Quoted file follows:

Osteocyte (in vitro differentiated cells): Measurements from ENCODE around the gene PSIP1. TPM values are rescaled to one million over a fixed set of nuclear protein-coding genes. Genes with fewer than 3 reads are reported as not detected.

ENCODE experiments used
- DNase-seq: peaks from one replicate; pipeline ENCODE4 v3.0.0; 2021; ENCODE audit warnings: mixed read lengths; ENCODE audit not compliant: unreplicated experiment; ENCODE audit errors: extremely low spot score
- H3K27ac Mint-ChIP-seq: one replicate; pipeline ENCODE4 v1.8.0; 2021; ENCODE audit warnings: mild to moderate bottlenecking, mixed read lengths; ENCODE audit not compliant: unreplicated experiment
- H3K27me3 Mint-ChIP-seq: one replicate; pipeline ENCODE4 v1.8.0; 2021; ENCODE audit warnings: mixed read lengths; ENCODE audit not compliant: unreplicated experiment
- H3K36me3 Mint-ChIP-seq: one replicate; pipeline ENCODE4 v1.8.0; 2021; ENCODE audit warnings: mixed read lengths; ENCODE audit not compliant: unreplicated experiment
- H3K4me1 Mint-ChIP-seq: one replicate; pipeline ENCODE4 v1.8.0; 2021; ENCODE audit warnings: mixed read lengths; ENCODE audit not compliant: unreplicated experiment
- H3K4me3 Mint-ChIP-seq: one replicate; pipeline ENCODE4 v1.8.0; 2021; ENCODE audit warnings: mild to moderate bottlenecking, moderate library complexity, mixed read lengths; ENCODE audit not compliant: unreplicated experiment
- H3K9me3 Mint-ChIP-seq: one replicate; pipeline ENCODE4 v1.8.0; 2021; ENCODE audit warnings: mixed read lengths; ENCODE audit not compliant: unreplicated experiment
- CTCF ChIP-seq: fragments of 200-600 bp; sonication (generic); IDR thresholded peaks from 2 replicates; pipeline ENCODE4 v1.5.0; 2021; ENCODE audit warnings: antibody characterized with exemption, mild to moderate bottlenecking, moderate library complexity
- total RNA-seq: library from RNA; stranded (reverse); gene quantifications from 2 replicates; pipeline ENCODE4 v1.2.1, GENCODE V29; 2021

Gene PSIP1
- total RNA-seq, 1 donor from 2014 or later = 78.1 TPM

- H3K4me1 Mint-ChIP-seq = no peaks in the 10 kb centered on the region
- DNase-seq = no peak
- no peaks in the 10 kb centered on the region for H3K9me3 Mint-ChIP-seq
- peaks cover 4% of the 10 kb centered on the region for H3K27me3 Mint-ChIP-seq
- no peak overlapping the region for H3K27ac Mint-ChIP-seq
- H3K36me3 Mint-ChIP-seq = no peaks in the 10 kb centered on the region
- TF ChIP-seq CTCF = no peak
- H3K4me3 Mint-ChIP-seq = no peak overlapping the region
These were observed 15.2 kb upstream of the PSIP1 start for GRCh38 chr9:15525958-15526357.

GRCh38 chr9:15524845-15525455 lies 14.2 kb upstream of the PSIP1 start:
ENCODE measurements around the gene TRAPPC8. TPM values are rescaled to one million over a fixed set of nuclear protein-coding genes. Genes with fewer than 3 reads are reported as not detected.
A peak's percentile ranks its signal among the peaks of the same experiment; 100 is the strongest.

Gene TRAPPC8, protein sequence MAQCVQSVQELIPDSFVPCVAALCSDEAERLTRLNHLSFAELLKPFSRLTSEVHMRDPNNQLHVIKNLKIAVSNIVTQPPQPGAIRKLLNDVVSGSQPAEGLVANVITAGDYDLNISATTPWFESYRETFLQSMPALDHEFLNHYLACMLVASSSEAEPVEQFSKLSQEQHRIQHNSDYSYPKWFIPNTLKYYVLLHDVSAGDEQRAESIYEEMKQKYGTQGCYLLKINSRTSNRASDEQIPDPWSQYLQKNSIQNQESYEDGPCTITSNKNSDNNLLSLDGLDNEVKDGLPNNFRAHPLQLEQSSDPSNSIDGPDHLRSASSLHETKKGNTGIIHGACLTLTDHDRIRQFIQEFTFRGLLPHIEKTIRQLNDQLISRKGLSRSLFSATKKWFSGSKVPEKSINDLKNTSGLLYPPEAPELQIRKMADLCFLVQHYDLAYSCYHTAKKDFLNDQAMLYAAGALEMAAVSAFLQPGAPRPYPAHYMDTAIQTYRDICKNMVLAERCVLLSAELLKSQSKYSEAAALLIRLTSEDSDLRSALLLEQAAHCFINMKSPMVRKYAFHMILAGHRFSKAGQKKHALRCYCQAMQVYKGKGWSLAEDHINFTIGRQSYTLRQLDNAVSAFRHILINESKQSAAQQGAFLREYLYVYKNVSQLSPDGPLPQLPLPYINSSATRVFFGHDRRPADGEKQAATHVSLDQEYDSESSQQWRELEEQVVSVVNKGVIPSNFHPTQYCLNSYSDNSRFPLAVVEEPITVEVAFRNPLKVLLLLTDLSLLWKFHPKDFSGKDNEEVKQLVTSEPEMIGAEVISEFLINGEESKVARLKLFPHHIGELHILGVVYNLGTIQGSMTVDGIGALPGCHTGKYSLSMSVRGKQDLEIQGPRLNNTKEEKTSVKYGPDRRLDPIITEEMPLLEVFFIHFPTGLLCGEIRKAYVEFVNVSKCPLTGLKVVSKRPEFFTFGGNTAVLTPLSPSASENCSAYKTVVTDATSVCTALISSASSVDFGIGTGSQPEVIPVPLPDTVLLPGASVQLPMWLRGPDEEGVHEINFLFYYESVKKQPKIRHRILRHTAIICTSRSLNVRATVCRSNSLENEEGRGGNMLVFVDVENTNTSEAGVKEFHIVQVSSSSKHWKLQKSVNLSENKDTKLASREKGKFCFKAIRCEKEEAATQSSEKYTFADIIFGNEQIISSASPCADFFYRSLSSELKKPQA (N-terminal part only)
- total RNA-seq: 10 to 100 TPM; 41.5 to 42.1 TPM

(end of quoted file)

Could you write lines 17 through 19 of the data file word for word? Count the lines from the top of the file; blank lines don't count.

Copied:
- peaks cover 4% of the 10 kb centered on the region for H3K27me3 Mint-ChIP-seq
- no peak overlapping the region for H3K27ac Mint-ChIP-seq
- H3K36me3 Mint-ChIP-seq = no peaks in the 10 kb centered on the region